This is the place that follows us, even when we’ve spent an entire day with our noses stuffed full of honeysuckle smell and our hair full of white pear tree petals.
Now that we’ve been there, lived there, fought there, it’s not letting go its cold, iron grip on our thoughts. Even though we’ve begun to feel settled in, and are enjoying the tropical humidity and sweet tea again, an iceberg is calving; it’s shaking our foundations. I fear we’re crumbling under its blue weight. Our feet and fists have no resistance; it is insistent. What’s worse, we’ve invited this giant to sit in our laps.
Will we ever go back? I’m not sure that’s the question. The question is when. When will we go back? Will it be for good?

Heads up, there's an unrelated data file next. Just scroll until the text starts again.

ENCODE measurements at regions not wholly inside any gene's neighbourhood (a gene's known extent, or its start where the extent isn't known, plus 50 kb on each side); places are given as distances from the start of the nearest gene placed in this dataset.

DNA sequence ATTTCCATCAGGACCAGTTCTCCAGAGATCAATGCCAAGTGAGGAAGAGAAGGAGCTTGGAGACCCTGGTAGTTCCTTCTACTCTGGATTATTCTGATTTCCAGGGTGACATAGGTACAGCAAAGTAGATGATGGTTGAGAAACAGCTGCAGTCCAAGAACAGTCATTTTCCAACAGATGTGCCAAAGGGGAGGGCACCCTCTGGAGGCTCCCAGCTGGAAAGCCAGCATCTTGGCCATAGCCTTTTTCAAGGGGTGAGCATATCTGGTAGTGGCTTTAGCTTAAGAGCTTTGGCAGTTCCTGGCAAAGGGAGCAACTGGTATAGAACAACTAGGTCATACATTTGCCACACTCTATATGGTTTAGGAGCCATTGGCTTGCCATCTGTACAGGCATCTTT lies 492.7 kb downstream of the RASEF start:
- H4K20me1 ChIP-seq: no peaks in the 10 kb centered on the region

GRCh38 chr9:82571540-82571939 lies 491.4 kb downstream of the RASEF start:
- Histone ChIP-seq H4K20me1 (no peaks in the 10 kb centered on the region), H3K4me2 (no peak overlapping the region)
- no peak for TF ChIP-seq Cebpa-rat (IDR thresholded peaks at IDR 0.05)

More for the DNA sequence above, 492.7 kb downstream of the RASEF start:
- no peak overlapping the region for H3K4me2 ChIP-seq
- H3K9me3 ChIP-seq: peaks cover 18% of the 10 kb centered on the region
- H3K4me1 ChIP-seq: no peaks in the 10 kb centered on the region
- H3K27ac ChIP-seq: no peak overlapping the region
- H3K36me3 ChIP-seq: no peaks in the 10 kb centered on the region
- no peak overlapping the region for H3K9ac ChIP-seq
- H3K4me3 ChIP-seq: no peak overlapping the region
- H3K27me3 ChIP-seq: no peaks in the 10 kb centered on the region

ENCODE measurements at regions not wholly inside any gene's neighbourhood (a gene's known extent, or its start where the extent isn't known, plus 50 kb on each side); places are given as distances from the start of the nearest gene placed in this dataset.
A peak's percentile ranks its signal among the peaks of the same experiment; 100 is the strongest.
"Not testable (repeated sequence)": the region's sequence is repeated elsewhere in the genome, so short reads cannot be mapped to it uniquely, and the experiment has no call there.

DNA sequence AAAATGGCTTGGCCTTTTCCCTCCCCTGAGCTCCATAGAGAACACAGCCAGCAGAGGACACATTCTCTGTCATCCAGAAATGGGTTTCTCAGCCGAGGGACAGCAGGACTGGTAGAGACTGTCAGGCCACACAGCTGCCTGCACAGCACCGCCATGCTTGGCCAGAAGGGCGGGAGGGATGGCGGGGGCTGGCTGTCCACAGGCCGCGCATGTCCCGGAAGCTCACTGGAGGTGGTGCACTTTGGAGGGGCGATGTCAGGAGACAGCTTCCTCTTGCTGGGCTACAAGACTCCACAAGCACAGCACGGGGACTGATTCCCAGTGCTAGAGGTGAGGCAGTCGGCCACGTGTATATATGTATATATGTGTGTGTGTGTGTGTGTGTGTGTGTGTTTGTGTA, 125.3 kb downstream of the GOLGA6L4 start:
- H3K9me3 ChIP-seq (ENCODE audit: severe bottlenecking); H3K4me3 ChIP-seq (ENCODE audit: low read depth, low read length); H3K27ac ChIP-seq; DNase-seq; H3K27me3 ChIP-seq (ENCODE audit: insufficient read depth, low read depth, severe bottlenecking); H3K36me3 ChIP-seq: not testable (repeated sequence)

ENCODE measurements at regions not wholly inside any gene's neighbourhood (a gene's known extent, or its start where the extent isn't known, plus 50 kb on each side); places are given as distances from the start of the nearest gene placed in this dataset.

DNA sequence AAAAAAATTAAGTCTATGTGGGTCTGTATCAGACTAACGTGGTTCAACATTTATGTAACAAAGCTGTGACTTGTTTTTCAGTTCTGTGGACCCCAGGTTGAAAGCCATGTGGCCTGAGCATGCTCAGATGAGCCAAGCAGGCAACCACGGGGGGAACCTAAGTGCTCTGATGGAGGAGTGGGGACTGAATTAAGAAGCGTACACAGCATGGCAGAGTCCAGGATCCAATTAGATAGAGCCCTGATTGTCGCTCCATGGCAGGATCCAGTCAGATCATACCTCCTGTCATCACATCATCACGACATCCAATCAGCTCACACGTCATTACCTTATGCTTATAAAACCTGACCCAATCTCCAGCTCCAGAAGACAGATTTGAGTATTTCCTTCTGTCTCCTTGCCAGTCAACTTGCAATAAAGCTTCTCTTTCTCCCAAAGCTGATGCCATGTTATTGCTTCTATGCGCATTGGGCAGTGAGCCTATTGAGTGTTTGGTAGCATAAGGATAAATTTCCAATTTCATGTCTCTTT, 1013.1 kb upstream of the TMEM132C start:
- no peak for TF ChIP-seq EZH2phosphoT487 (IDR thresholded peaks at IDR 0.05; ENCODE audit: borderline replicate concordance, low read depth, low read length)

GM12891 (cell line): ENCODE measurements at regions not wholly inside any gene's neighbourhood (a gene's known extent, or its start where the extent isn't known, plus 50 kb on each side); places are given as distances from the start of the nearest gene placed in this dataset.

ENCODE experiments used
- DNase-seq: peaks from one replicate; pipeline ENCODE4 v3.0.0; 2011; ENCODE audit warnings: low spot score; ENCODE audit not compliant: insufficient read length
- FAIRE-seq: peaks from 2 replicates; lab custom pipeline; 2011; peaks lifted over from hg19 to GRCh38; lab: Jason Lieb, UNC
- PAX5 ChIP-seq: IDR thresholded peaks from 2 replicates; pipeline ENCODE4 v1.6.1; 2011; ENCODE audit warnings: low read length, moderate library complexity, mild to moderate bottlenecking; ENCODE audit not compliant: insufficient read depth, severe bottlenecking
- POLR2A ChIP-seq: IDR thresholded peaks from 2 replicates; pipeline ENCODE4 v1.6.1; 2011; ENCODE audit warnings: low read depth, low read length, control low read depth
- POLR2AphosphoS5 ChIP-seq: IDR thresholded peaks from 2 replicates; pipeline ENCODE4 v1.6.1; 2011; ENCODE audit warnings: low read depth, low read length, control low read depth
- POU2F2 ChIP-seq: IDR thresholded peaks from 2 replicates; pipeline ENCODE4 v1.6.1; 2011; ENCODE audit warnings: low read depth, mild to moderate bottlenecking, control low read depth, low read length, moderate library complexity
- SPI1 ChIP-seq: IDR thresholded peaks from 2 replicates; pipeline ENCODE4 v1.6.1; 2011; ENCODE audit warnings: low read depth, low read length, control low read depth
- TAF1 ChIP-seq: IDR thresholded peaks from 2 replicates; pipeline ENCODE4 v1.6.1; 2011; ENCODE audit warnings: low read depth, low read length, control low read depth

Little things have come back to haunt me: The comfortable, wet heat of the greenhouse in winter. The ladybugs clumped together on the ferns, our son running on the cobblestone path with his jacket off. A blizzard forming outside the greenhouse’s turquoise windows. Heavy purple sunsets.
The color arrives late there, usually in mid-April. It fights its way through layers of grey mud, glacial silt, dingy brown speckled snow. The grass pushes up from this cloudy muck, and each blade seemed to us a miracle. Once the willows and the birch unfurled their bright green leaves we felt like our chests would explode. So much growth. So much color. For a few short months at least. After that winter’s white, grey, and black came home to claim their territories again.